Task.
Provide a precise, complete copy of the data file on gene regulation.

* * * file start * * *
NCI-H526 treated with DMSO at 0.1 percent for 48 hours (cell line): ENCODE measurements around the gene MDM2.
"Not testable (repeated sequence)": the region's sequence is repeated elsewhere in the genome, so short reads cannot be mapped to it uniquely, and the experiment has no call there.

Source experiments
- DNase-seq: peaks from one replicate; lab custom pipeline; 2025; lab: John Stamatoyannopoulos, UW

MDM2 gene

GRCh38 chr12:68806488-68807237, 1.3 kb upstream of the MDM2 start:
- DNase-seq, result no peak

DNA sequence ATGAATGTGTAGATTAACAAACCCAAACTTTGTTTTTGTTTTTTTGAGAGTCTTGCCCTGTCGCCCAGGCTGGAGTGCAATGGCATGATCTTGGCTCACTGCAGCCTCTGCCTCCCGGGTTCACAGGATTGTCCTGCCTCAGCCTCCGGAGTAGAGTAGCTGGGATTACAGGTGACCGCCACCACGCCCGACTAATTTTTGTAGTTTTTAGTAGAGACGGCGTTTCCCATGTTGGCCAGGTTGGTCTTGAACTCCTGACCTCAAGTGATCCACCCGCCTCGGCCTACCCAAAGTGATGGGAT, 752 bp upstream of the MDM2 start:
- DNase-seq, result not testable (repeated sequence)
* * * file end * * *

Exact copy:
NCI-H526 treated with DMSO at 0.1 percent for 48 hours (cell line): ENCODE measurements around the gene MDM2.
"Not testable (repeated sequence)": the region's sequence is repeated elsewhere in the genome, so short reads cannot be mapped to it uniquely, and the experiment has no call there.

Source experiments
- DNase-seq: peaks from one replicate; lab custom pipeline; 2025; lab: John Stamatoyannopoulos, UW

MDM2 gene

GRCh38 chr12:68806488-68807237, 1.3 kb upstream of the MDM2 start:
- DNase-seq, result no peak

DNA sequence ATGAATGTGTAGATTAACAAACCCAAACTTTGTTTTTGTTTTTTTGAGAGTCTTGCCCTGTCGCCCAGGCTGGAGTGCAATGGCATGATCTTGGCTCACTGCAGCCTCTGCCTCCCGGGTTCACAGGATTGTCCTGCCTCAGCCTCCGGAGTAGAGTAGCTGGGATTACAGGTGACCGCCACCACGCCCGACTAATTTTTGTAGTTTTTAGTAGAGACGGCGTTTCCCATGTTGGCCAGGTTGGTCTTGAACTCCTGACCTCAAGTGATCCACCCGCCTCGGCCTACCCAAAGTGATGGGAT, 752 bp upstream of the MDM2 start:
- DNase-seq, result not testable (repeated sequence)